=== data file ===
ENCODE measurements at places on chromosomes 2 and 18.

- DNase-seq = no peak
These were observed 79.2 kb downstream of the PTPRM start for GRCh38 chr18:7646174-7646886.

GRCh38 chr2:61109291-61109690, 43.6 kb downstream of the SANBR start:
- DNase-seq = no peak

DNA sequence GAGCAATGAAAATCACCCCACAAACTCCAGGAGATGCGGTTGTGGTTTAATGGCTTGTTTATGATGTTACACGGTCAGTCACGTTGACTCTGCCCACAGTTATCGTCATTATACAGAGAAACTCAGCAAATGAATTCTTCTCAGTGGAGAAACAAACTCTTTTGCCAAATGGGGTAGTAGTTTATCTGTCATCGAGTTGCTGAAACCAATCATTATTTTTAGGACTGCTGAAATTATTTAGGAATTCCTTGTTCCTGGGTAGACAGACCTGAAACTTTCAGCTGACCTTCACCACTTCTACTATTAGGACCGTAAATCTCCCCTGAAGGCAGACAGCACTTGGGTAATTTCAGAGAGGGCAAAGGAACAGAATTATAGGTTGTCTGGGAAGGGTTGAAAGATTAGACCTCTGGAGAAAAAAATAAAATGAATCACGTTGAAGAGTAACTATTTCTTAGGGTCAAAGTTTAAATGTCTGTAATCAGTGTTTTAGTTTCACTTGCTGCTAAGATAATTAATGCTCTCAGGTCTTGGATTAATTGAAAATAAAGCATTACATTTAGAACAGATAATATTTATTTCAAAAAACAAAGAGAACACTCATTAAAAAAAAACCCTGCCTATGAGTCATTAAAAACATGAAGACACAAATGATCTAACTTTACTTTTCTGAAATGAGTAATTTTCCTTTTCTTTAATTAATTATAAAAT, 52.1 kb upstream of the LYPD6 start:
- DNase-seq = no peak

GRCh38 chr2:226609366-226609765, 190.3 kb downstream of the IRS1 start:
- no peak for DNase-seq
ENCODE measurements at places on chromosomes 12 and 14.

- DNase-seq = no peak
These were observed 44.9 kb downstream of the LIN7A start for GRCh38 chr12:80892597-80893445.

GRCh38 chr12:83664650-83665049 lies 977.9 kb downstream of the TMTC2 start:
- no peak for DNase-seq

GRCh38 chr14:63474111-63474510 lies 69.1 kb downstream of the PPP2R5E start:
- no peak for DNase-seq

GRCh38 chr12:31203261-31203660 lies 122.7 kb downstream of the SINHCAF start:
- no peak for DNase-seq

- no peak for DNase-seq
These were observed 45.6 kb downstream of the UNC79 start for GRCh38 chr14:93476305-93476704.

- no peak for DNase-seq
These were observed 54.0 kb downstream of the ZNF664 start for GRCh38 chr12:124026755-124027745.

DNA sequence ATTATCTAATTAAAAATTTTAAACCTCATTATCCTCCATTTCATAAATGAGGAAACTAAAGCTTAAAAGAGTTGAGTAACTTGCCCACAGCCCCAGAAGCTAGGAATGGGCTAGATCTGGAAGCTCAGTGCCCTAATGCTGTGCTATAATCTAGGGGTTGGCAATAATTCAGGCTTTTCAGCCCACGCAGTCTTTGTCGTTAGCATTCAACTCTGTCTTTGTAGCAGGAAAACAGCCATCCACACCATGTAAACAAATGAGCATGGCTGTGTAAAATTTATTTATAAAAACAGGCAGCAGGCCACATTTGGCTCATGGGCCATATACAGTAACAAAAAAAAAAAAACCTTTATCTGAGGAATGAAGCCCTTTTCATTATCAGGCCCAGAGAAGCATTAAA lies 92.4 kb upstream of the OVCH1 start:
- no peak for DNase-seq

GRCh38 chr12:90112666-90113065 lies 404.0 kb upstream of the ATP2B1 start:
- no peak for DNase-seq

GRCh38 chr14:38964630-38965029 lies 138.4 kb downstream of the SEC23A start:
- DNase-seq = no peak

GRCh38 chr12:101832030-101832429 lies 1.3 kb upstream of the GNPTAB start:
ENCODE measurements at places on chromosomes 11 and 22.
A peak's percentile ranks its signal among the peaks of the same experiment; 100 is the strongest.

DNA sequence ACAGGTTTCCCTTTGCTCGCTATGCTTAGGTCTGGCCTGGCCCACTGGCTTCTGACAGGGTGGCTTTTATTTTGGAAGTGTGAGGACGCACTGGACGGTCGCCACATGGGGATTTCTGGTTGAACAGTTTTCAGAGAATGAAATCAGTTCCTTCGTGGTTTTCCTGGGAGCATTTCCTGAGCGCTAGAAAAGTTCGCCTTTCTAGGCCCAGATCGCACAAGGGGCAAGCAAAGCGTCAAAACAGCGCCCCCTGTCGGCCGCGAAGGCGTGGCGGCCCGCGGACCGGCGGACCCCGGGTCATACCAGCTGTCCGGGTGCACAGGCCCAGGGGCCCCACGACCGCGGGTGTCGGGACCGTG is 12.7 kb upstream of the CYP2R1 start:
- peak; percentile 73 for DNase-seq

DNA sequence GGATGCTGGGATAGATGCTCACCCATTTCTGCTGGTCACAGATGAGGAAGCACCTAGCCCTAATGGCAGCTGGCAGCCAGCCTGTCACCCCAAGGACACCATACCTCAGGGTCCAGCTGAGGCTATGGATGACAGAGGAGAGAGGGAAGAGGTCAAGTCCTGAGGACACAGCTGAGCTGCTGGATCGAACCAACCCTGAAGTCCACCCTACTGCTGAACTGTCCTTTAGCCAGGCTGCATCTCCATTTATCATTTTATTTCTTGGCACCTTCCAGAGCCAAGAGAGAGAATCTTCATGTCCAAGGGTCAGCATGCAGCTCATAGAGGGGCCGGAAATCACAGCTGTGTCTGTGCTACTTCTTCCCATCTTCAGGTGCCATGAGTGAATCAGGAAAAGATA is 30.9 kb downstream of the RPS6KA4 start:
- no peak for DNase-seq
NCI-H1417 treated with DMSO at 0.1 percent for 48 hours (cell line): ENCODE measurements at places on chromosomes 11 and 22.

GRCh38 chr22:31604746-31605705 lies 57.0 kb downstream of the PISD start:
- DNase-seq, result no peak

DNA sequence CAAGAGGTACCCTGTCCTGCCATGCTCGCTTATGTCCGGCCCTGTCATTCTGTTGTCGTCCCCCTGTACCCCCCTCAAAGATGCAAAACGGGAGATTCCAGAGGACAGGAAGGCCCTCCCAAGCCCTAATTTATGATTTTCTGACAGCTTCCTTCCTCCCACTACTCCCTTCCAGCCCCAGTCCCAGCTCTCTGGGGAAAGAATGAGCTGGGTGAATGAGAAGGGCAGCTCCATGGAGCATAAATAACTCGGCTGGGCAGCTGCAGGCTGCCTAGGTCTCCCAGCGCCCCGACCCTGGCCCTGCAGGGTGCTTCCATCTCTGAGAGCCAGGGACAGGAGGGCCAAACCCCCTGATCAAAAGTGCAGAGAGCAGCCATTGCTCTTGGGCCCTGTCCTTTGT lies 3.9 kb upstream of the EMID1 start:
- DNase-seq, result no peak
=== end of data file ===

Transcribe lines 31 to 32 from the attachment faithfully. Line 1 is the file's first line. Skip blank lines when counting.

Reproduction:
A peak's percentile ranks its signal among the peaks of the same experiment; 100 is the strongest.

DNA sequence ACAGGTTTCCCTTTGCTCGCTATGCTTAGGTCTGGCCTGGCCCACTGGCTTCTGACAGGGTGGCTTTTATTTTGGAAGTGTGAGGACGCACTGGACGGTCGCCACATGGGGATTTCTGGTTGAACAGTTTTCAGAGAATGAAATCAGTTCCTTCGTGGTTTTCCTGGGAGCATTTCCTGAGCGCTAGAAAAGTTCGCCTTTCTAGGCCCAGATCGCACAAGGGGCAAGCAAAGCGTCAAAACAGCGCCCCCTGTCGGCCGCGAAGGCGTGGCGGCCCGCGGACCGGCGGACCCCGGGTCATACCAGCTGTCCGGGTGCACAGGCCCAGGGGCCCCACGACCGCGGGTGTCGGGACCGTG is 12.7 kb upstream of the CYP2R1 start: